Making the Move to Mobile
Transience, Replication, and the Paradox of Social Robotics
with Guy Hoffman
Robotics Researcher, Cornell University
An Art, Technology, and Culture Colloquium, co-sponsored by the Center for New Music and Audio Technologies and CITRIS People and Robots (CPAR), presented with Berkeley Arts + Design as part of Arts + Design Mondays.
As we continue to develop social robots designed for connectedness, we struggle with paradoxes related to authenticity, transience, and replication. In this talk, I will attempt to link together 15 years of experience designing social robots with 100-year-old texts on transience, replication, and the fear of dying. Can there be meaningful relationships with robots who do not suffer natural decay? What would our families look like if we all choose to buy identical robotic family members? Could hand-crafted robotics offer a relief from the mass-replication of the robot’s physical body and thus also from the mass-customization of social experiences?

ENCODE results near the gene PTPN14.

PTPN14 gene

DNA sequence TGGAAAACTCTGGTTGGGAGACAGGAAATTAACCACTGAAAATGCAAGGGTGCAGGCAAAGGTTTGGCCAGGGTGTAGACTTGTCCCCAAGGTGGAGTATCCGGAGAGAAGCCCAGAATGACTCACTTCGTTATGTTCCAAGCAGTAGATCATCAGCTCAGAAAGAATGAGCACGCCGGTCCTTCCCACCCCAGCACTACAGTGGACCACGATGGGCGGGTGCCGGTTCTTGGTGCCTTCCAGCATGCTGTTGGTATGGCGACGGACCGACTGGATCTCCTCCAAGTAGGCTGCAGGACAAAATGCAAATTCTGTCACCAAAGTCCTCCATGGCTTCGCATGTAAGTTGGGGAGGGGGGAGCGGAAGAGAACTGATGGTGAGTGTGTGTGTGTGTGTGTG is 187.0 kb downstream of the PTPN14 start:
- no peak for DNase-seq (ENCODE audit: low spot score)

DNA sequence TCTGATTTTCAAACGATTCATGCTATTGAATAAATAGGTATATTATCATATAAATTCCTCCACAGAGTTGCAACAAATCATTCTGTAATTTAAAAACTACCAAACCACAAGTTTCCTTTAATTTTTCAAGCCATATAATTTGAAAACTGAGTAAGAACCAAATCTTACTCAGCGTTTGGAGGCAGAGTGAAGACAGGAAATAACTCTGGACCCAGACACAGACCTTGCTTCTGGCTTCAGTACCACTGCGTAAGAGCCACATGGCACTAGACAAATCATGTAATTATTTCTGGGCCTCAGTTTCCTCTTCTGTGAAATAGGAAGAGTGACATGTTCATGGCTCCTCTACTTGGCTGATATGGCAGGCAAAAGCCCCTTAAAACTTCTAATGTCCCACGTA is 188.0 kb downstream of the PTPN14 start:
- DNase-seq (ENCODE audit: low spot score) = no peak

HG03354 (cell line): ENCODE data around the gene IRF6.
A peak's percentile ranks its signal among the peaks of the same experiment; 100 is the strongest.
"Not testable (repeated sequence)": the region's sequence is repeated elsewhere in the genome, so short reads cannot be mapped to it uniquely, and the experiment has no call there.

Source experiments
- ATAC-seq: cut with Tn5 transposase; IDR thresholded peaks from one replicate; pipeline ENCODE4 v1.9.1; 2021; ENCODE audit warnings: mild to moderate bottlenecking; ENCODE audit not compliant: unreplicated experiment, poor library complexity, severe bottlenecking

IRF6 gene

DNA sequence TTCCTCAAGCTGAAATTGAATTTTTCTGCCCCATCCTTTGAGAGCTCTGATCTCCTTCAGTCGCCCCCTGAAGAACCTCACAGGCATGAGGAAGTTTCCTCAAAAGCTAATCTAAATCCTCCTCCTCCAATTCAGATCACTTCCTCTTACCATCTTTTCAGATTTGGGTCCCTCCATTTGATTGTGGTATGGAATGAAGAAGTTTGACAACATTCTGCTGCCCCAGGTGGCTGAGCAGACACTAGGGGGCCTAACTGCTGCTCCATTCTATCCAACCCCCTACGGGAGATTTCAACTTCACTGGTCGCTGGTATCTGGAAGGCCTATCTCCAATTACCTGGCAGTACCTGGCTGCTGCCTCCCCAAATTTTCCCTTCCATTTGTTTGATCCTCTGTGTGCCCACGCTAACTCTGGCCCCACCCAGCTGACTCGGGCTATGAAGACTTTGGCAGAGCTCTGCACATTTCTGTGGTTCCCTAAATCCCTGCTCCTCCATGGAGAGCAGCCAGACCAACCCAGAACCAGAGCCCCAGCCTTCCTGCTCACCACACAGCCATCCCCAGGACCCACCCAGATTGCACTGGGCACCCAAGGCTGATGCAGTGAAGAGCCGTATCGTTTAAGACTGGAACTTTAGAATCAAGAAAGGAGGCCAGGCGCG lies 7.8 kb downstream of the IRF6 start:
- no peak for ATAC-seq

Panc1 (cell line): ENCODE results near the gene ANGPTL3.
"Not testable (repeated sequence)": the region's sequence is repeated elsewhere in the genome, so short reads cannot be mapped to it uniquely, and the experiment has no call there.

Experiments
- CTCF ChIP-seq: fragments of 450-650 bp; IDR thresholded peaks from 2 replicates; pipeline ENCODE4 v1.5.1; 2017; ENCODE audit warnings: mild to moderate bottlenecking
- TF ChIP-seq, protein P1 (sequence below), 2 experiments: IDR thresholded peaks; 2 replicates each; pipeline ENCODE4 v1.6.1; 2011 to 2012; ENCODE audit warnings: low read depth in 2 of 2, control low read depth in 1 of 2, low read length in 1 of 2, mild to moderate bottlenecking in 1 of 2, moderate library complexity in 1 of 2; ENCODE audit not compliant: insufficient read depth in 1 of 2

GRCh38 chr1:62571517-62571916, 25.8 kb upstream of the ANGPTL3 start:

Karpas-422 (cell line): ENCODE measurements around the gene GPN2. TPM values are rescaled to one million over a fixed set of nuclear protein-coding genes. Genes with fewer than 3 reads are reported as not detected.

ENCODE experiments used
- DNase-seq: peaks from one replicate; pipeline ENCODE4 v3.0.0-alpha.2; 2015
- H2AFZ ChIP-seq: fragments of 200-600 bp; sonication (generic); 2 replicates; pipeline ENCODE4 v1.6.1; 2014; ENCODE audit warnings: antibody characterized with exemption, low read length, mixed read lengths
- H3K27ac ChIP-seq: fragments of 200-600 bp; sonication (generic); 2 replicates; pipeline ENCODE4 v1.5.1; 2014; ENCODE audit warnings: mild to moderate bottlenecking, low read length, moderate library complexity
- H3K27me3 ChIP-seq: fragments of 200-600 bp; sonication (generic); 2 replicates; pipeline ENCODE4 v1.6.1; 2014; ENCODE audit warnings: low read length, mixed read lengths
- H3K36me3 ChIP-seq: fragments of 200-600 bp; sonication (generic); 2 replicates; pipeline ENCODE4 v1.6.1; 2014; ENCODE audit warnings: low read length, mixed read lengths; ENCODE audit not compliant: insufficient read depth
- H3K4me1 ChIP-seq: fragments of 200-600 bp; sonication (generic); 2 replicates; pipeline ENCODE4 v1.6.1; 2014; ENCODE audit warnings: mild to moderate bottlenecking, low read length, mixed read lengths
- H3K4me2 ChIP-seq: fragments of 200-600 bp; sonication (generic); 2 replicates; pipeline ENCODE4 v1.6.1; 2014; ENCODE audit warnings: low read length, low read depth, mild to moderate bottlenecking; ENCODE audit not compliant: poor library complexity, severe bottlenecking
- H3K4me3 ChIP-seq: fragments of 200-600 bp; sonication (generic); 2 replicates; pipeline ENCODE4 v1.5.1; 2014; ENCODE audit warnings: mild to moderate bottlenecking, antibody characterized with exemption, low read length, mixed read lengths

About Guy Hoffman
Dr. Guy Hoffman is an Assistant Professor and the Mills Family Faculty Fellow in the Sibley School of Mechanical and Aerospace Engineering at Cornell University. Prior to that he was an Assistant Professor at IDC Herzliya and co-director of the IDC Media Innovation Lab. Hoffman holds a Ph.D from MIT in the field of human-robot interaction. He heads the Human-Robot Collaboration and Companionship (HRC2) group, studying the algorithms, interaction schema, and designs enabling close interactions between people and personal robots in the workplace and at home. Among others, Hoffman developed the world’s first human-robot joint theater performance, and the first real-time improvising human-robot Jazz duet. His research papers won several top academic awards, including Best Paper awards at robotics conferences in 2004, 2006, 2008, 2010, 2013, 2015, 2018, and 2019. His TEDx talk is one of the most viewed online talks on robotics, watched more than 3 million times.
About the Art, Technology, and Culture Colloquium